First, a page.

I learnt to knit from my mother, and to embroider from my Nana - both tremendous technicians. I'm very snobby towards the machine-knitted aran-type cardies in shops today, because of the work Mum produced. She also is skilled at constructing curtains, cot sheets, cushions, and I remember she devised an amazing quilt for Nana when she came to stay with us once.
What is my stuff? Well, watch this space ...
C is for ... Copper
I have a copper relief rubbing-thingy that my Grandpop made when I was young. It's on the wall at toddler's eye level, just outside Sweeney's room. I'm not that fond of the form, but I like it more as I live with it - the design is a traditional Maori taniwha-shape, based on limestone cave drawings, and the detail displays pretty good craftsmanship. I didn't know him much until I was about 19, and I grew very fond of him. He died when I was 28. Dad and his brothers occasionally tell stories about him, but he's really a cloudy figure. History may prove it to be a piece of old tat, but for now, I see it as a way to trace the line from Sweeney back to his great-grandfather and beyond.
C is for ... Counselling, Children, Cardigans, Cooking, Capote, Creche, Cambodia ...
I could go on and on and on. Obviously.
Wednesday, 5 September 2007
When I need work, I call around IT recruitment agents and send out my CV and go to interviews and talk a lot about myself and wait for someone to find my patter so adorable they simply HAVE to have me on their team. I'd just started doing that again, when I got a call from an agent who got me a contract I couldn't take a few months ago, asking if I maybe was available to take that contract now.
Was I!! All those relaxed mornings, afternoon naps, housewifey trips to pick up Sweeney from creche, hours spent reading blogs, watching movies, knitting ... well, they've been weighing heavy on me. Much rather work for a bank.
Yes, started at one of the several corporate offices of the National Bank today. Everyone seems nice, there's Calci-trim milk in the fridge, the toilets had toilet paper in them all day, I was assigned a phone the day I started, I have two screens to work on, so I don't go mad when I have 3 million documents open at the same time.
Oh, and the project seems interesting and not as bloodthirstily profit-centric as I've encountered in the past.
It made me realise that banks have been a big part of my working life - in fact, my whole working life since Sweeney was born - and I've loathed my part in their success so much that I've really cut myself off from the 8 or so hours a day that I spend doing their bidding. I don't think that's been too helpful for our bumpy family life, so have decided to enjoy myself more on this contract, and take that enjoyment home at night.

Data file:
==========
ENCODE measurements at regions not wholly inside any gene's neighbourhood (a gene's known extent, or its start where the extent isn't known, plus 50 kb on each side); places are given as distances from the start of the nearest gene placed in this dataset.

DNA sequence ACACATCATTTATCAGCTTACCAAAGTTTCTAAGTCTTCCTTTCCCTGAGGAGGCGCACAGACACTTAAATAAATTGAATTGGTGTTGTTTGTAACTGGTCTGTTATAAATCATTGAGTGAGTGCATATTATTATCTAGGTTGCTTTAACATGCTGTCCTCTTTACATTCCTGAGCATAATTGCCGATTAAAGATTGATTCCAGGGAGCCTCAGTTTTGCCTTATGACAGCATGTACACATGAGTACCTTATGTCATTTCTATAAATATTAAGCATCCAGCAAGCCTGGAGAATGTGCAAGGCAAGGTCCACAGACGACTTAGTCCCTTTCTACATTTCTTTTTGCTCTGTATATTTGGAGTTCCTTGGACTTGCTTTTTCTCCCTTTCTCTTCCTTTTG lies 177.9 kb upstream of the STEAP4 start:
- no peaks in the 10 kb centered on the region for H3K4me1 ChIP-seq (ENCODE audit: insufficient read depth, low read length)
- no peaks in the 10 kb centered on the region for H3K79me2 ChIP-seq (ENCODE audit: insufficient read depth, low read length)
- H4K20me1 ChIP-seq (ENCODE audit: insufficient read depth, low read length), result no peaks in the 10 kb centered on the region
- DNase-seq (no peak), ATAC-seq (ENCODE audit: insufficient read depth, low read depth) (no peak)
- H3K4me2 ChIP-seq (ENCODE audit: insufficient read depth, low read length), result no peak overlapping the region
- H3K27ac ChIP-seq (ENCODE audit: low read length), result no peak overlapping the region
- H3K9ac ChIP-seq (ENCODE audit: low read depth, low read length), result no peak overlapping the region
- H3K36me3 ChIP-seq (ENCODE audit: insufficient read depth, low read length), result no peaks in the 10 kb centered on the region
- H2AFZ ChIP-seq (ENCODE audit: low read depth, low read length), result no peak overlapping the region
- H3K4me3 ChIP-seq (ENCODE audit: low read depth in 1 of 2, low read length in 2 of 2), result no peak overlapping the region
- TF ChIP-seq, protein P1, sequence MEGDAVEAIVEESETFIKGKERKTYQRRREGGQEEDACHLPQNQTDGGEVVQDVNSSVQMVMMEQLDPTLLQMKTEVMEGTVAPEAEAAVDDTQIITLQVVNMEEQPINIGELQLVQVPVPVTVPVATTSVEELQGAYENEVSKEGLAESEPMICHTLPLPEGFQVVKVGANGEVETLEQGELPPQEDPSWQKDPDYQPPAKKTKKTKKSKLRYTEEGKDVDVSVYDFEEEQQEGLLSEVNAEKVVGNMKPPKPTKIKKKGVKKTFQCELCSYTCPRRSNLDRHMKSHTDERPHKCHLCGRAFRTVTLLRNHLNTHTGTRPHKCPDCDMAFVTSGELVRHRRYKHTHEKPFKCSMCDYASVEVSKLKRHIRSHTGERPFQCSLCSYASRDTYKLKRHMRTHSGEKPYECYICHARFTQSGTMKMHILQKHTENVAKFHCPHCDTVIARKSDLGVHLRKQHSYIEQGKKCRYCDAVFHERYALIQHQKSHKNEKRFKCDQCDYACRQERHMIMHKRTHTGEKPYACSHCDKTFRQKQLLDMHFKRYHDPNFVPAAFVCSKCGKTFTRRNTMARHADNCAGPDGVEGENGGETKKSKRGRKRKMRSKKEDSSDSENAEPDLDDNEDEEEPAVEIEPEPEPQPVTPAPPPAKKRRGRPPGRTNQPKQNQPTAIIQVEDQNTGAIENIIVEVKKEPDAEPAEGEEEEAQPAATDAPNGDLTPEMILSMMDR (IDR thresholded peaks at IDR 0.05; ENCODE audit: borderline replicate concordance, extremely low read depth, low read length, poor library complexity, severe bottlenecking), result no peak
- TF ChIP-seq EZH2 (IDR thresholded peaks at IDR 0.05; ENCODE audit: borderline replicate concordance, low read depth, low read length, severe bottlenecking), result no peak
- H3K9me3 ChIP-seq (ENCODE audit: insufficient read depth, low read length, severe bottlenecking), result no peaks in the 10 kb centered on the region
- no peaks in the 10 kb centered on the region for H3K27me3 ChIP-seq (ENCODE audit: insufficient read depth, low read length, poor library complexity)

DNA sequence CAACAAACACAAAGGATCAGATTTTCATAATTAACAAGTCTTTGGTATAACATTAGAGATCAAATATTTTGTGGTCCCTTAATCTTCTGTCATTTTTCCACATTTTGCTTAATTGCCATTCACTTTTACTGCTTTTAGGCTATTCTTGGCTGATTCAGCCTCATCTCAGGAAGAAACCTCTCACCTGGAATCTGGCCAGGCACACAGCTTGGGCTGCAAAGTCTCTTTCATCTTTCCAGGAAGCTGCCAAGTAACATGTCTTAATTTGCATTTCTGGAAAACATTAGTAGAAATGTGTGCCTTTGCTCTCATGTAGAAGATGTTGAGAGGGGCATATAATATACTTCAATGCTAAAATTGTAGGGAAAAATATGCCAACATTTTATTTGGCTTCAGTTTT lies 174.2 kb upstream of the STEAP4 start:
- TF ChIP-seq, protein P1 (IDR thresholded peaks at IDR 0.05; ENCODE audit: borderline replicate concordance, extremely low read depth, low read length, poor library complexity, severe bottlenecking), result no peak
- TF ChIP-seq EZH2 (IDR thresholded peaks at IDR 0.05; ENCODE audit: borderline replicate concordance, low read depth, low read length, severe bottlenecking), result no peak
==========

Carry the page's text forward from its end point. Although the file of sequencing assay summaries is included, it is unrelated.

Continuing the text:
In that spirit, I'm a starter for any World Cup sweepstake.
B is for ... Baking
Last night I made muffins. Banana muffins. Straight out of the Edmonds, can't fail muffins. Kimberley needed some baking for Ronald McDonald House, and I've done little enough for her since she entered into the hell-state that is morning sickness, so I offered to help.
Got up this morning to find half of them had been subjected to harsh clinical testing due to Martin's need for sugar overnight. Gave a hearty "What the??" to the world and rustled up more in double-quick time.
Got them all onto plates, complete with napkins and a dusting of icing sugar, then negotiated hard with Martin for a ride to Kimberley's to drop them off on the way to my first day of the new job. All goes well until inner-city rush-hour traffic results in a hard brake action and the plates go for a slide, nearly off my lap. I instinctively put out my hand to stop them, damn near flattened the lot on the spot.
The air was blue. I know you're not supposed to do that with children in the vicinity, especially your own, but anyone who knows me is aware that craft of any kind is a sacred thing and you endanger it at your own peril.
B is for ... Ballistic, Banshee, Battleaxe
Territory I'm trying to avoid at the moment. It's a long term project.
B is for ... Books
Good grief, we need shelving in our house. So many books. I grew up in a house with the most books of anyone I knew. I loved reading with my mum when I was wee, I loved having stories read to me by my dad and other men with deep voices. I studied literature.
I love going into Sweeney's room and seeing him absorbed in one of his board books. Sometimes he even has it up the right way. I took him into Unity Books yesterday and we looked at books until he was about to melt down over a lovely picture book with captions in te reo.
Another long-term project. Sooo nice ...
Monday, 3 September 2007
Well, you know about me from my profile.
Saw a lovely alphabet hanging yesterday that I decided to modify and make for Sweeney, and if it turns out to be not too pants, I'll make another one for Tiny. Watch this space.
When I was a youngster, I had a jigsaw of the alphabet, with Disney characters, and I still visualise it when I have to work out if F is the sixth or seventh letter of the alphabet - that sort of thing.
As in, Alexander's tutor, pupil of Plato, deep Greek thinker. Another childhood memory, from sessions with my mum guiding me through my first encyclopaedia. That encyclopaedia introduced me to William Wilberforce and Abolitionism, made me realise the Moon wasn't mine to charge astronauts rent for, and cemented my love of knowledge delivered in soundbite-type chunks. It was written by RJ Unstead, whose name popped up on just about every history book kids of my age got their hands on. He must be well dead now - he looked aged and wise when I was six.
A is for ... Anger
People who've never lived with me, or have never worked with me, are always surprised when I tell stories of myself being angry. I guess we'll cover more of this when we get to V for Venting, or T for Tantrums. I'm working on my anger stuff at the moment, handouts, exercises, therapy. More of that later; this blog is still new and I'm not ready to be too serious just yet.